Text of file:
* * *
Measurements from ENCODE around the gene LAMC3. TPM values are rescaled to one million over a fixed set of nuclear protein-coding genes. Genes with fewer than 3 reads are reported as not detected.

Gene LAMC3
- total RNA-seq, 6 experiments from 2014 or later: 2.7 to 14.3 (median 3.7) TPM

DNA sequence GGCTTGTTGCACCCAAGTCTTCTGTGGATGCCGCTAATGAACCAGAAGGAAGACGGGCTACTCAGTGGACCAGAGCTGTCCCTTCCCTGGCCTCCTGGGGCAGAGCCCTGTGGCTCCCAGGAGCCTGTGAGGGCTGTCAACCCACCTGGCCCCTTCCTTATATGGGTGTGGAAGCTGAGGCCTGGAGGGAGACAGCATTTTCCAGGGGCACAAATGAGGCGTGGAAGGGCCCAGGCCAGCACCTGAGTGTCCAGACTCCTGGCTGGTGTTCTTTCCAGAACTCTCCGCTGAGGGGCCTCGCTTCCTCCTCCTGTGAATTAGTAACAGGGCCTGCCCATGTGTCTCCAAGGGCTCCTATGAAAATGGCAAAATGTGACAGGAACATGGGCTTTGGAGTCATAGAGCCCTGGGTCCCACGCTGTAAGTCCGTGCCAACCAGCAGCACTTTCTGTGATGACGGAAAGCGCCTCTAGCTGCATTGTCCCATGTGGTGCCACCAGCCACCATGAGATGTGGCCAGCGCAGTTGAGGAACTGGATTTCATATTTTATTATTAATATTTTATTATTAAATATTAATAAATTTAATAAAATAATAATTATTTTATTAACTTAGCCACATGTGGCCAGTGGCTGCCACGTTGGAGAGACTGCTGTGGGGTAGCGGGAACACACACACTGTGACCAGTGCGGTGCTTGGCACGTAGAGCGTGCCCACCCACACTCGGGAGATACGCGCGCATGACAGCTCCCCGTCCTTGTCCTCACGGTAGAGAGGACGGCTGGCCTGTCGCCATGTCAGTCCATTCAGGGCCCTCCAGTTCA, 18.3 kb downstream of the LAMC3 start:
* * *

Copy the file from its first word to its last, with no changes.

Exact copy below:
Measurements from ENCODE around the gene LAMC3. TPM values are rescaled to one million over a fixed set of nuclear protein-coding genes. Genes with fewer than 3 reads are reported as not detected.

Gene LAMC3
- total RNA-seq, 6 experiments from 2014 or later: 2.7 to 14.3 (median 3.7) TPM

DNA sequence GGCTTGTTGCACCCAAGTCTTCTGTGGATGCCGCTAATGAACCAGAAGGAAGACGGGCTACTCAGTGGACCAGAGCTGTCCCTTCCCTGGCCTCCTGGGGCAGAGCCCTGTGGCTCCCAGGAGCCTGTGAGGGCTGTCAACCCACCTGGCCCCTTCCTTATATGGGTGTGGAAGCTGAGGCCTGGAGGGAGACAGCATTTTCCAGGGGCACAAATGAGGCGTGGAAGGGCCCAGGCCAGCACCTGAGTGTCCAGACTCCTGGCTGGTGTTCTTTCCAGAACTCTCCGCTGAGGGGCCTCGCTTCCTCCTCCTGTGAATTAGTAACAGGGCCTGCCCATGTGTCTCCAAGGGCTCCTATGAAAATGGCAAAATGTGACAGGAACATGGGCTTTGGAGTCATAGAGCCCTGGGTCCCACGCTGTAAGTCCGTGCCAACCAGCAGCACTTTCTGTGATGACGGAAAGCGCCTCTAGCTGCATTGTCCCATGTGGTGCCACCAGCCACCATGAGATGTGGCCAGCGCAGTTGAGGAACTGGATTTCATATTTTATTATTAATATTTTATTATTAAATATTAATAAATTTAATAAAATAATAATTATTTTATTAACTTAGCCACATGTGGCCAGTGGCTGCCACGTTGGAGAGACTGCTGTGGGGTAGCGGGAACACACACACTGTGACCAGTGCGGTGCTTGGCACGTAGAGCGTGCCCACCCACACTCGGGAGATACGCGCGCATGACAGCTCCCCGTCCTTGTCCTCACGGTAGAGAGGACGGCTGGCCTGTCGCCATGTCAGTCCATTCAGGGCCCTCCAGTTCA, 18.3 kb downstream of the LAMC3 start: